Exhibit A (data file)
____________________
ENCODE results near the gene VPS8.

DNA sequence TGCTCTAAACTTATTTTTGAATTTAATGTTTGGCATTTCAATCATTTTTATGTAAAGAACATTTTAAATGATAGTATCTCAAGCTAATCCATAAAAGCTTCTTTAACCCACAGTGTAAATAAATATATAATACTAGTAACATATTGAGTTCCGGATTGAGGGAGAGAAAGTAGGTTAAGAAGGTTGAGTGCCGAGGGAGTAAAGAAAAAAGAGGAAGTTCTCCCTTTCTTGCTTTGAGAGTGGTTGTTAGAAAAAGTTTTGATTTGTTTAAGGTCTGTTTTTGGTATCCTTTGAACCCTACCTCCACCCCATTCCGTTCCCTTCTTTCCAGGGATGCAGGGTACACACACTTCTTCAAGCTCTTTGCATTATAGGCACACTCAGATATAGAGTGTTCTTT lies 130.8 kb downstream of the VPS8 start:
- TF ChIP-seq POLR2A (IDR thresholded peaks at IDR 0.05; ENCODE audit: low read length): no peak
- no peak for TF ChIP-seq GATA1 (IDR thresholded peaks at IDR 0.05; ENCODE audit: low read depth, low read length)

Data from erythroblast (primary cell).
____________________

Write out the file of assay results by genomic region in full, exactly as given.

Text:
ENCODE results near the gene VPS8.

DNA sequence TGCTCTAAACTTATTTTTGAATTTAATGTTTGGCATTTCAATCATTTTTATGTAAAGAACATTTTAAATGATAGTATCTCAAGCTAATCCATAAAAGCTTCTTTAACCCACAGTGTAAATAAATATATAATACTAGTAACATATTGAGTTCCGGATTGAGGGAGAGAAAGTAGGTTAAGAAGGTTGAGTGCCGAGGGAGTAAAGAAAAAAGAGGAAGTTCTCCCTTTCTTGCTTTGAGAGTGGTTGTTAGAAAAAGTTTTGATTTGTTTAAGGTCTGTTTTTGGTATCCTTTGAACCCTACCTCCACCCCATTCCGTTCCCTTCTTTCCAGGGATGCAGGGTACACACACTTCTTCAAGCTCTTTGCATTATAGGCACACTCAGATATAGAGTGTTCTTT lies 130.8 kb downstream of the VPS8 start:
- TF ChIP-seq POLR2A (IDR thresholded peaks at IDR 0.05; ENCODE audit: low read length): no peak
- no peak for TF ChIP-seq GATA1 (IDR thresholded peaks at IDR 0.05; ENCODE audit: low read depth, low read length)

Data from erythroblast (primary cell).